"If you've seen traditional 3D metal printers, typically, the print volume is relatively small, but if you look in the front window of the printer, it looks like a bomb chamber! It's so well insulated and it's so well protected. And why is that? Well, you're working with a laser; it's emitting argon gas, which needs to be controlled. If there's a spark or some kind of problem with that environment, the possibility of fire or explosion is very, very high.
"That doesn't exist in our environment. We're not using a laser, and we're not emitting argon gas as part of our 3D printing process. The other side of that includes all of the environmental things that are required in using the traditional 3D printing machines with the high powered laser. If you go into those environments, you'll see the workers that are usually dressed in spaceman's outfits to protect themselves, even in the environment when the machine has been shut down for some period of time. So it's a very complicated solution."
If the demand for 3D printed metal parts is going to grow significantly, especially for critical use cases, OEMs will have to be able to count on high-quality parts. Thomas believes the additive metal industry is up to the challenge because he's already seen major improvements in quality in recent years.
"At the end of the day, this is really a materials game. If the materials that we're able to bring to the market provide the end use quality that people are looking for, that's critical."
Thomas sells both desktop and industrial versions of Markforged 3D printers. One of the advantages of the desktop versions, he said, is the ability to actually walk through the door of a building with a 3D printer to show engineers. The opportunity to have an audience with a client helps remove many of the preconceived notions that people might have about 3D printing, especially for people familiar with older versions.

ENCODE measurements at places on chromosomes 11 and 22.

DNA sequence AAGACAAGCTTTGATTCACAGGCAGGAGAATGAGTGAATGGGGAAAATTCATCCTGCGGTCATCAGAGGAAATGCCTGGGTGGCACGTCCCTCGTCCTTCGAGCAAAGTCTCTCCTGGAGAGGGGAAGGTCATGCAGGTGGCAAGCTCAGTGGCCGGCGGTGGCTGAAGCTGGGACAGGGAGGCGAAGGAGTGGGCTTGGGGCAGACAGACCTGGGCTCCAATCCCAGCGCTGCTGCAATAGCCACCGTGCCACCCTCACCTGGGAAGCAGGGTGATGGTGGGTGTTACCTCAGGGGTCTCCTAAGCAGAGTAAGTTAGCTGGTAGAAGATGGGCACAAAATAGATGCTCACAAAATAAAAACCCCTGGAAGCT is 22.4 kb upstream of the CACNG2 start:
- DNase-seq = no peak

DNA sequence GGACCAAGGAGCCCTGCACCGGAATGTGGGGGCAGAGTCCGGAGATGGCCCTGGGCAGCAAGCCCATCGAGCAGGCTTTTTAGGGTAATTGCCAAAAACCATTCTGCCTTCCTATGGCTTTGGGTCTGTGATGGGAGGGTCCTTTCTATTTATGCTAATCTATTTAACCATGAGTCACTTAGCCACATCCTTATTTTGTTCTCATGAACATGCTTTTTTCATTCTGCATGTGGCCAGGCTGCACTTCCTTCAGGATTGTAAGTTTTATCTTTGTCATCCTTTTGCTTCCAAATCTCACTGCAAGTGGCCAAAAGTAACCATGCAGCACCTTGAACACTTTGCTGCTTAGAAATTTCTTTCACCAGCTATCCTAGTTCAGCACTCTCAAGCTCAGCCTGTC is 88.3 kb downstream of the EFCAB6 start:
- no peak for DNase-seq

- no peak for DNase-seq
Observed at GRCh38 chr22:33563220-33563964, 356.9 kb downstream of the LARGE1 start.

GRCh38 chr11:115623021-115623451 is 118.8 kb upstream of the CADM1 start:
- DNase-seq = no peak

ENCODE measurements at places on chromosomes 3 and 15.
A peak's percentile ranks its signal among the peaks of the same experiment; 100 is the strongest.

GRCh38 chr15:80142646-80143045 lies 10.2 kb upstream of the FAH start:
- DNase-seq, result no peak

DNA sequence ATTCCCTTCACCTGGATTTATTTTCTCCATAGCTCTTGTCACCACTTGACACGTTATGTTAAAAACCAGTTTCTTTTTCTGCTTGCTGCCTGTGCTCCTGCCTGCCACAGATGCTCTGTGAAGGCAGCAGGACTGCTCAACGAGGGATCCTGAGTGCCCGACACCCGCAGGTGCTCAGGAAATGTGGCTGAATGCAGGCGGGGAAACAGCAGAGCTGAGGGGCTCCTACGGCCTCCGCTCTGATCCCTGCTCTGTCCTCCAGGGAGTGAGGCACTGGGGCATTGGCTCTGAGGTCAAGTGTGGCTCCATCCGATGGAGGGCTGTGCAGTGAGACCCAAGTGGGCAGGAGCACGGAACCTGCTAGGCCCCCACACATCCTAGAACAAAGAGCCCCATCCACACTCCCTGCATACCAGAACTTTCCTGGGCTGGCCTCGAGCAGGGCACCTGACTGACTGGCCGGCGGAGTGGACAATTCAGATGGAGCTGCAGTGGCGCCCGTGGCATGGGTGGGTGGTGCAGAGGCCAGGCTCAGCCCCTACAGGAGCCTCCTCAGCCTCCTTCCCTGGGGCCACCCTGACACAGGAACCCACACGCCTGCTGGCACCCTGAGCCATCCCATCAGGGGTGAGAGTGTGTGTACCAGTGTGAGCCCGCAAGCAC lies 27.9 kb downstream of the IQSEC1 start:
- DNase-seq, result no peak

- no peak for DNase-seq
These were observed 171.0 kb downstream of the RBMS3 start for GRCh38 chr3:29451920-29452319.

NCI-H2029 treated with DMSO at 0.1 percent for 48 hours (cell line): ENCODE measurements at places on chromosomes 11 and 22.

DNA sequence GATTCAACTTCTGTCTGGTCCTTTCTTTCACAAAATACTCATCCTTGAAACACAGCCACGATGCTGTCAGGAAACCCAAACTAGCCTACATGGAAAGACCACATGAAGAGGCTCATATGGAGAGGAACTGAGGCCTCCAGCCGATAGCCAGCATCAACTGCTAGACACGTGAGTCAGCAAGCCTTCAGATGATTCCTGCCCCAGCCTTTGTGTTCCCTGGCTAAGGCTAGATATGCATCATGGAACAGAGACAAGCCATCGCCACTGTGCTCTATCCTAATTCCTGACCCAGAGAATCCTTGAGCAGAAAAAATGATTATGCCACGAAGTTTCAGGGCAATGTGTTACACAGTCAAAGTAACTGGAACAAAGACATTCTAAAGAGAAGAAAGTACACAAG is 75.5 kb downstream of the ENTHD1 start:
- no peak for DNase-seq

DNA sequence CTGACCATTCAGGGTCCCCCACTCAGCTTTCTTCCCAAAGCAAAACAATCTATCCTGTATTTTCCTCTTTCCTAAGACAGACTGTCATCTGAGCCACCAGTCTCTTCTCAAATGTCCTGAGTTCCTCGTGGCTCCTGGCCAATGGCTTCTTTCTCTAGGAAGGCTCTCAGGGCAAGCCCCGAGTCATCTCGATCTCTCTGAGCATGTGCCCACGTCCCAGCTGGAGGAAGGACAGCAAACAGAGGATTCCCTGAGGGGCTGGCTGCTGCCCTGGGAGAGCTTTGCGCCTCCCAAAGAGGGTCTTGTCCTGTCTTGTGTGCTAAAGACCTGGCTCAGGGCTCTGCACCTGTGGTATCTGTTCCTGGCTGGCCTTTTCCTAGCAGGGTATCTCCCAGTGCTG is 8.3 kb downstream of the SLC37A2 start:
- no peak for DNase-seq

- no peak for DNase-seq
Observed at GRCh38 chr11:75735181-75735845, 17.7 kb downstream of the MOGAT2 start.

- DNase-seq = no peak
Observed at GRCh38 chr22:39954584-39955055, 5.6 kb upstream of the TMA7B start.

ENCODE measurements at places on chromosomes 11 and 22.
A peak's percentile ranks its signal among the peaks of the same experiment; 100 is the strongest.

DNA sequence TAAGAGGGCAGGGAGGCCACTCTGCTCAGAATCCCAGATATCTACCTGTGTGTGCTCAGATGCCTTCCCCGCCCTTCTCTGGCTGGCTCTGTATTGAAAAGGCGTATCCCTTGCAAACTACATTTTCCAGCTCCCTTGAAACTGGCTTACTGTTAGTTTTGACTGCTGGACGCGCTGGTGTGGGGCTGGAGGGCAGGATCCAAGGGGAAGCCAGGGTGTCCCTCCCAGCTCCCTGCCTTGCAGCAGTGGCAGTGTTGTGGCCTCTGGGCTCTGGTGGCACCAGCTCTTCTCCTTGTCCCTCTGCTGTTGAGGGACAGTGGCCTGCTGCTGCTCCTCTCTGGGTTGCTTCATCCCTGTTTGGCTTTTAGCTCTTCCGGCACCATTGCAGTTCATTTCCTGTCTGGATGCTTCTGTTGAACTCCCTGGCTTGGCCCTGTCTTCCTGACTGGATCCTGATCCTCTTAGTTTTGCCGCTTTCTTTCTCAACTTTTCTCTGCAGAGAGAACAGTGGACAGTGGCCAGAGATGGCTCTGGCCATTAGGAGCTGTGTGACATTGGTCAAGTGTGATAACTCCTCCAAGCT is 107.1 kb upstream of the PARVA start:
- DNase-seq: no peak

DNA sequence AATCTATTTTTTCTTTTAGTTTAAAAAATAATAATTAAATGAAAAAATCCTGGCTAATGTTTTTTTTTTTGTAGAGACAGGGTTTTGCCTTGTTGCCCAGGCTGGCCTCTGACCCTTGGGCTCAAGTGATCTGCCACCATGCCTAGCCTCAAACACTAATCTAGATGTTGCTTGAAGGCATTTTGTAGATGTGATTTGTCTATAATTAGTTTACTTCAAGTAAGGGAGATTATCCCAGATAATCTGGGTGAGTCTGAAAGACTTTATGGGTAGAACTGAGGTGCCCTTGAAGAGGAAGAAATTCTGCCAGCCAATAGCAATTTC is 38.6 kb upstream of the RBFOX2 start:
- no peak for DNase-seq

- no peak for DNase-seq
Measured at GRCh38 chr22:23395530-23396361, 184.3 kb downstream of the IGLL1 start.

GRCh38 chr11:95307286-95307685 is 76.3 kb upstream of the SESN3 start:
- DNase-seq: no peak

"We try to get in front of people and try and show them the actual solution and describe to them the process," he said. "The desktop printers are really very portable, with the ability to put that into a car and drive out to somebody's site, and, within 10, 15 minutes, you've got a 3D printer set up, running, and3D printing a part. It's very visual for people, and it helps demystify the process."
In earlier days, 3D printers were much bigger, more expensive, and way more complicated. Users printed onto a heated plate, Thomas said, and some of them had wires going into the heated plate. The overall complexity of the machines, to some people, was a bit scary, he said.
"Now, when you put one of our solutions on a desktop, in front of an engineer, or a manufacturing engineer, and you run the thing for them, there's nothing scary about it. There's nothing intimidating about it, and they just gravitate to it very well."
Thomas emphasized that it's important to educate clients and expose them to the possibilities that additive manufacturing creates. Simplicity, and the amount of time it takes to realize value, are key.
"The solutions that people buy in this economy need to deliver value measured in weeks and a month or two–companies don't have the luxury of implementing solutions that are measured in months and years. Additive manufacturing is something that you can deliver to a client, and they can be using it tomorrow and getting some value off of it and generating valuable results for the organization."